How Are Solar Cells Are Made?
Silicon solar cells are made using either single crystal wafers, polycrystalline wafers or thin films.
Single crystal wafers are sliced, (approx. 1/3 to 1/2 of a millimeter thick), from a large single crystal ingot which has been grown at around 1400C, which is a very expensive process. The silicon must be of a very high purity and have a near perfect crystal structure (see figure 1 (a).
Polycrystalline wafers are made by a casting process in which molten silicon is poured into a mold and allowed to set. Then it is sliced into wafers (see figure 1 (b)).As polycrystalline wafers are made by casting they are significantly cheaper to produce, but not as efficient as Monocrystalline cells. The lower efficiency is due to imperfections in the crystal structure resulting from the casting process.
Almost half the silicon is lost as saw dust in the two processes mentioned above.
Amorphous silicon, one of the thin film technologies, is made by depositing silicon onto a glass substrate from a reactive gas such as silane (SiH4) (see figure 1 (c)). Amorphous silicon is one of a number of thin film technologies.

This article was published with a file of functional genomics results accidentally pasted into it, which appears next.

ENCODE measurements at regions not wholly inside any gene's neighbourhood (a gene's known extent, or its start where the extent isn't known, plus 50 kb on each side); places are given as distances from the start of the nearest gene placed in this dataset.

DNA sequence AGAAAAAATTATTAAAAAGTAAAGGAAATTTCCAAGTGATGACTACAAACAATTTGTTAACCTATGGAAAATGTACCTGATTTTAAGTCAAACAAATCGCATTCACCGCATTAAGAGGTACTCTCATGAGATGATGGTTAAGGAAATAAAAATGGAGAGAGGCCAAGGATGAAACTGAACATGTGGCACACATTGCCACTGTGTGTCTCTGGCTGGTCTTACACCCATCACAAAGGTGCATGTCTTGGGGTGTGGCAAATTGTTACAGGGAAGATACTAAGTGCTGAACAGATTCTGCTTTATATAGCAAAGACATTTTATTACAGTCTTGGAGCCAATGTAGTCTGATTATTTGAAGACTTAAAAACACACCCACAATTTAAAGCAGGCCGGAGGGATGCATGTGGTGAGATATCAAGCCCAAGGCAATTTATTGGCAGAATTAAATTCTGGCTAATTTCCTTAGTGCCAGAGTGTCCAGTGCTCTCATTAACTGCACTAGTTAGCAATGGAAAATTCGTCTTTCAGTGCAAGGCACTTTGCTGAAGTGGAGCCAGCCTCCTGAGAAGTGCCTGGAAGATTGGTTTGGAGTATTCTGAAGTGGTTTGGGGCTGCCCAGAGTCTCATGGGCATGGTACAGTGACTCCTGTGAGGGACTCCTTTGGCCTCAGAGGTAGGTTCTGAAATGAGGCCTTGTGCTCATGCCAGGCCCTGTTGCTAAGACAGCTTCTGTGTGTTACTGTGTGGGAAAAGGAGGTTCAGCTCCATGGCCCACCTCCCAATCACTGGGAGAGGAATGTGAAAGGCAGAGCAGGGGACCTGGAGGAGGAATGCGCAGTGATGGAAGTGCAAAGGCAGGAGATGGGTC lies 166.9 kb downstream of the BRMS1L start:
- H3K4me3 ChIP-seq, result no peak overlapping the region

This type of solar cell can be applied as a film to low cost substrates such as glass or plastic. Other thin film technologies include thin multicrystalline silicon, copper indium diselenide/cadmium sulphide cells, cadmium telluride/cadmium sulphide cells and gallium arsenide cells.
There are many advantages of thin film cells including easier deposition and assembly, the ability to be deposited on inexpensive substrates or building materials, the ease of mass production, and the high suitability to large applications.
In solar cell production the silicon has dopant atoms introduced to create a p-type and an n-type region and thereby producing a p-n junction. This doping can be done by high temperature diffusion, where the wafers are placed in a furnace with the dopant introduced as a vapor. There are many other methods of doping silicon. In the manufacture of some thin film devices the introduction of dopants can occur during the deposition of the films or layers.
A silicon atom has 4 relatively weakly bound (valence) electrons, which bond to adjacent atoms. Replacing a silicon atom with an atom that has either 3 or 5 valence electrons will therefore produce either a space with no electron (a hole) or one spare electron that can move more freely than the others, this is the basis of doping. P-type doping, the creation of excess holes, is achieved by the incorporation into the silicon of atoms with 3 valence electrons, most often boron and n-type doping, the creation of extra electrons is achieved by incorporating an atom with 5 valence electrons, most often phosphorus (see figure 2).
Once a p-n junction is created, electrical contacts are made to the front and the back of the cell by evaporating or screen printing metal on to the wafer. The rear of the wafer can be completely covered by metal, but the front only has a grid pattern or thin lines of metal otherwise the metal would block out the sun from the silicon and there would not be any output from the incident photons of light.